We used to think of pregnancy as a time of joy and bliss, when the expectant mother is protected from illness and especially from mental illness. In recent years, however, it has become clear to clinicians and researchers alike that pregnant women can develop disorders like depression, anxiety or panic, and obsessive-compulsive disorder.
In fact, 12% of pregnant women will develop a mood disorder, which is equivalent to the prevalence in the non-pregnant women population. Certain difficulties and challenges are very common among pregnant women, such as nausea and vomiting, eating problems, sleep disturbances, fatigue and mood swings. These problems, albeit discomforting, are usually manageable and temporary and do not require any particular treatment.
However, some women experience more serious symptoms like depressed mood, extreme anxiety or intrusive upsetting thoughts and/or compulsive behaviours. Because of the overlap between normal difficulties in pregnancy and symptoms of depression, it is very easy to miss a diagnosis of depression during pregnancy. Indeed, many pregnant women are dismissed by health care professionals when they complain about their symptoms.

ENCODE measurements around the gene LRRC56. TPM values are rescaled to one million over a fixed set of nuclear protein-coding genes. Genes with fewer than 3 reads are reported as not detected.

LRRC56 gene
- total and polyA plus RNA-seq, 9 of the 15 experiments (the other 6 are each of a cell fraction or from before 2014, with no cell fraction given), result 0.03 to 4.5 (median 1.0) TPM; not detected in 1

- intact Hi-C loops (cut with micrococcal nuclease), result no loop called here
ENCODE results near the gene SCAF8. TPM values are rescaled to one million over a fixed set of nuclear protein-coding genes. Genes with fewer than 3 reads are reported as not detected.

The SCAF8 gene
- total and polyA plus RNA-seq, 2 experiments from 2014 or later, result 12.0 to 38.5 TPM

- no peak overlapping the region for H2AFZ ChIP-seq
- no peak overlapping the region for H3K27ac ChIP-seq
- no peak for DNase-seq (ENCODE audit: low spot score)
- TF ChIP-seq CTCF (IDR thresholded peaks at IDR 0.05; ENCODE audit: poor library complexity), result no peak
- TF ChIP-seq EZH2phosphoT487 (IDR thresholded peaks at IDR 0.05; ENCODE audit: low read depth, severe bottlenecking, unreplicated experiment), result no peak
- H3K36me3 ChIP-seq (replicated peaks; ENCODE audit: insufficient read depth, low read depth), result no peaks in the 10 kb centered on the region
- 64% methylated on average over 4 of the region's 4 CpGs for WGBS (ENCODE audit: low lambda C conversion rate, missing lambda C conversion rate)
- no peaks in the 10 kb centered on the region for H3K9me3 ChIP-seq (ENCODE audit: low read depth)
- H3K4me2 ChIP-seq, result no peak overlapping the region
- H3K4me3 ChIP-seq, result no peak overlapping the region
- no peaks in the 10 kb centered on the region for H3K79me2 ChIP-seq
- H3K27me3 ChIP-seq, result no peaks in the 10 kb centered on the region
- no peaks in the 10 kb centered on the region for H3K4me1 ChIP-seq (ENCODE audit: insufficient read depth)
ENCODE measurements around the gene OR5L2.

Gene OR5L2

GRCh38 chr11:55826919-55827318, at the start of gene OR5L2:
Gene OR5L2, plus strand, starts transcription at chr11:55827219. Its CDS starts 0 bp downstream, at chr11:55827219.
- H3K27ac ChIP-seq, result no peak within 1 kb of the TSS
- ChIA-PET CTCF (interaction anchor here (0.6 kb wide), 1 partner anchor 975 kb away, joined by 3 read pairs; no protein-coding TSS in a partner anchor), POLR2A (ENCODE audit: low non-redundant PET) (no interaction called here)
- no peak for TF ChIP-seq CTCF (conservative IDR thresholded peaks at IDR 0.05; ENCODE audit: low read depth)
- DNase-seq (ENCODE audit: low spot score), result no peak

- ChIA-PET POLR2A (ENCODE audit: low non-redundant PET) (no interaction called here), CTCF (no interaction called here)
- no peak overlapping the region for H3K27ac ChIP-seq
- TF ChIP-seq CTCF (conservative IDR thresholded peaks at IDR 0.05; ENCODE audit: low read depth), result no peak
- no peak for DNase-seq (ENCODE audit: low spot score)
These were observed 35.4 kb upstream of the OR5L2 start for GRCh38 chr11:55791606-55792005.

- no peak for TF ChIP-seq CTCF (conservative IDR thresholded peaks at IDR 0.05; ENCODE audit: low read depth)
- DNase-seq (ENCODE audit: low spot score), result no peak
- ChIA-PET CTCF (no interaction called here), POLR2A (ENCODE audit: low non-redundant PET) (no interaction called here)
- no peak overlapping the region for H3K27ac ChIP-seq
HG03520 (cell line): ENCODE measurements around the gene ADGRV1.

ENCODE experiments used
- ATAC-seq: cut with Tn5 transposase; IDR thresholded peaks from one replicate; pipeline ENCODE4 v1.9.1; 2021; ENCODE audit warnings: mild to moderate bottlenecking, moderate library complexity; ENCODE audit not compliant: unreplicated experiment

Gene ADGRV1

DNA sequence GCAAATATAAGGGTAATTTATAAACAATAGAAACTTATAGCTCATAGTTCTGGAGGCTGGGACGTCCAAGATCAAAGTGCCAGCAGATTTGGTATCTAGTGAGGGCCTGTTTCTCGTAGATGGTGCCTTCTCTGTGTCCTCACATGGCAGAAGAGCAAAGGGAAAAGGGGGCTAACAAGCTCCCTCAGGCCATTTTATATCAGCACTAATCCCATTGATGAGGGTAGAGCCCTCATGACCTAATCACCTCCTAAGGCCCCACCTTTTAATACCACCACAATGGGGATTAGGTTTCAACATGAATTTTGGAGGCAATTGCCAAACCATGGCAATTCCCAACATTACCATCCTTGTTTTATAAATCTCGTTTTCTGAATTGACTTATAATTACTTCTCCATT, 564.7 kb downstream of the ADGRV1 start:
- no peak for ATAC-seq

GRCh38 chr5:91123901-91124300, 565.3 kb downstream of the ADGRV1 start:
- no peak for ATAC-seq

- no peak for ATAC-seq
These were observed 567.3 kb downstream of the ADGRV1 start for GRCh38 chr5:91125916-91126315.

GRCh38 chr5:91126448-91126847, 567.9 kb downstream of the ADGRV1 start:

It is extremely important, though, to diagnose and treat depression in pregnancy because untreated depression at the time of pregnancy may lead to severe postpartum depression and may adversely affect the health of both mother and baby. The symptoms of depression during pregnancy are very similar to those of depression in non-pregnant women. They are:
- Depressed mood and/or lack of interest
- Significant sleep disturbances
- Loss of enjoyment in previously favoured activities
- Marked decrease or increase in appetite
- Feelings of worthlessness, guilt
- Lack of energy, exhaustion
- Uncontrollable crying spells
- Feelings of hopelessness and doom
- Withdrawal from people and activities
- Suicidal ideation
About 30% of women who develop depression during pregnancy also develop an anxiety or panic disorder, and another 30% may develop Obsessive-Compulsive Disorder (OCD). To read more about anxiety, panic and OCD click here. If symptoms persist for over 2 weeks and seriously affect the woman’s sense of well-being and quality of life, treatment is essential.
For more information, contact Dr Regev at her Vancouver office on West Broadway Tel: 604-671-7356 Email: firstname.lastname@example.org